The Monolithic Academy

Anyone who is around academics regularly is bound to encounter academic arrogance, and disdain for traditional, small-town America. For instance, take a look at this piece, featured on Brian Leiter’s blog. What’s it like teaching at a small university in a tiny town?

As time goes on, you’ll feel kind of like you live in a time warp and the modern world will become strange and fascinating to you. You’ll meet locals who have never been on an escalator. You will eventually become a local. Don’t fight it. Did I just write don’t fight it?  Fight like hell. Oh, nevermind, buy the local high school team’s t-shirt.

A similar attitude toward small-town America was on display at a recent workshop I attended. A professor told the graduate students, “Suppose if you were applying to a school in the back woods, like Bloomington, Indiana…” *Chuckles throughout the room*. I understand that Bloomington’s not a big town and is in the middle of rural Indiana, but it isn’t exactly Siberia. It’s a huge state school, considered the leading academic institution in the state of Indiana, has a music program in the top 5 in the country, and is widely known as the liberal capital of the state.

Notice that both the professor and the author of the piece assume that their audience of fellow academics will feel the same way about the prospects of living in Smalltown, USA. But if many academics feel the same way toward Smalltown, USA (or, at least, the part of the profession that enjoys reading Leiter’s blog), it must be because the academy is culturally monolithic. Academics prefer urban life.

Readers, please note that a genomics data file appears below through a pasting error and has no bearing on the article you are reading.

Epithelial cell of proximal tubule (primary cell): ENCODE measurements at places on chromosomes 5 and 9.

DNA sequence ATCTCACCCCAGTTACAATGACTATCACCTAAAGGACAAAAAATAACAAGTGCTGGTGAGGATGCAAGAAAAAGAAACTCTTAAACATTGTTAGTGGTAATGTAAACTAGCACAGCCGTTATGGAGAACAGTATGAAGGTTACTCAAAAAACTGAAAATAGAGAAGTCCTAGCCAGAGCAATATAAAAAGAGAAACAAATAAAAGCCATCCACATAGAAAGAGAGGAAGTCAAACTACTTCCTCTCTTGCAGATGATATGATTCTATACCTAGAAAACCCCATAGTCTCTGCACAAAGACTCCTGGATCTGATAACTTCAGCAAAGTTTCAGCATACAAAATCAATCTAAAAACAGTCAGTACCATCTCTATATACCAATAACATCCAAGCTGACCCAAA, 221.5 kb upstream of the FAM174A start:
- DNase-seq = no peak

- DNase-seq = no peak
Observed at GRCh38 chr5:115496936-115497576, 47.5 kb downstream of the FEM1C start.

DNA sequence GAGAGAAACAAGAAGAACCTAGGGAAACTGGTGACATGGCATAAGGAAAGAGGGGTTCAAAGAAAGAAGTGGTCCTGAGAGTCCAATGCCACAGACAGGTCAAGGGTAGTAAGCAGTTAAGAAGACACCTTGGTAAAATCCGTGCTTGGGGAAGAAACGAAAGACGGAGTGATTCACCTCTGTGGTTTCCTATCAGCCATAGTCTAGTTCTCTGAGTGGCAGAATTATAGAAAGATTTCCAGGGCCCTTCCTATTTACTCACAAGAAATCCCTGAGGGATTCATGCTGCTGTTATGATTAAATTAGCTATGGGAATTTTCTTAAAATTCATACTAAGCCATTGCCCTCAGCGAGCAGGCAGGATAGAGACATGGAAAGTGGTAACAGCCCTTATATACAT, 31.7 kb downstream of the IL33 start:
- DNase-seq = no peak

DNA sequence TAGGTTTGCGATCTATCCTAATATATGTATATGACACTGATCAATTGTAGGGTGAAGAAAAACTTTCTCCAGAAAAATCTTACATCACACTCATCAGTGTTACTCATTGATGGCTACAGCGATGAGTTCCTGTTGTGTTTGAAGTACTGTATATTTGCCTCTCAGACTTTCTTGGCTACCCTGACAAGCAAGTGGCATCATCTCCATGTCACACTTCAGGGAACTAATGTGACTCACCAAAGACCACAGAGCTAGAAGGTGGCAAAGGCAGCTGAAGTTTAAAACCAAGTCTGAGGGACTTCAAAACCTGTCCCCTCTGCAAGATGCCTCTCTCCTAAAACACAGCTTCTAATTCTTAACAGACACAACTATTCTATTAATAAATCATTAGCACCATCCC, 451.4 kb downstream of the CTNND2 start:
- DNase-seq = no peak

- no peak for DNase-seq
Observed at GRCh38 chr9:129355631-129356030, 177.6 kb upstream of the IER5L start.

Surely part of the reason that academics prefer urban life is political. Academics are liberal, and increasingly so. Small-town America is conservative. Not only is small-town America more conservative, but there is higher regard for tradition, and tradition is not something that liberals value (a topic for another post). There are two related issues to raise here. First, if the academy is not merely liberal, but culturally monolithic, how can it give anything more than lip service to its expressed commitment to plurality of thought? Second, why should parents from traditional America pay to have their kids educated by professors who, again, are not just politically liberal, but are committed members of a different subculture of America? Note that this subculture is not just different, but seeks to undermine traditional America. Liberal professors who do not acknowledge this desire are probably being disingenuous.

What do you think  about the two questions I ask above? Or, maybe you want to share a story of the monolithic nature of the academy.

Walter Montgomery

Walter is a philosophy graduate student in New Hampshire. He sometimes wishes he was a lawyer, and other times wishes he was a basketball coach. Some of his favorite childhood memories involve traveling with his immediate family, grandparents, and cousins’ family in big gas-guzzling vans towing campers. He sees philosophy as a tool for getting at Truth, and thinks too many contemporary philosophers see it as a tool for advancing their ideological preferences.

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2 Comments

  1. “Here’s what you will get: a house you couldn’t afford anywhere else, a yard with enough space for your chicken coop, and a farmers market that has lots of different kinds of tomatoes and apples (but sadly no bananas). You’ll forget to lock your doors at night. The worst local news will be that the public swimming pool has closed for good, and Dairy Queen has closed for the season.”

    Decisive objection, or reluctant admission? (I thought everything in those big Democratic machine cities was going just fine?)

    • Yes, those are some strong reasons in favor of small-town living. Of course, liberal academics are isolated from the consequences of the policies they favor in the big cities, since they mostly segregate themselves out from the “bad side of the tracks”, and their jobs and workplaces are funded and protected by we the people, in the case of state schools.

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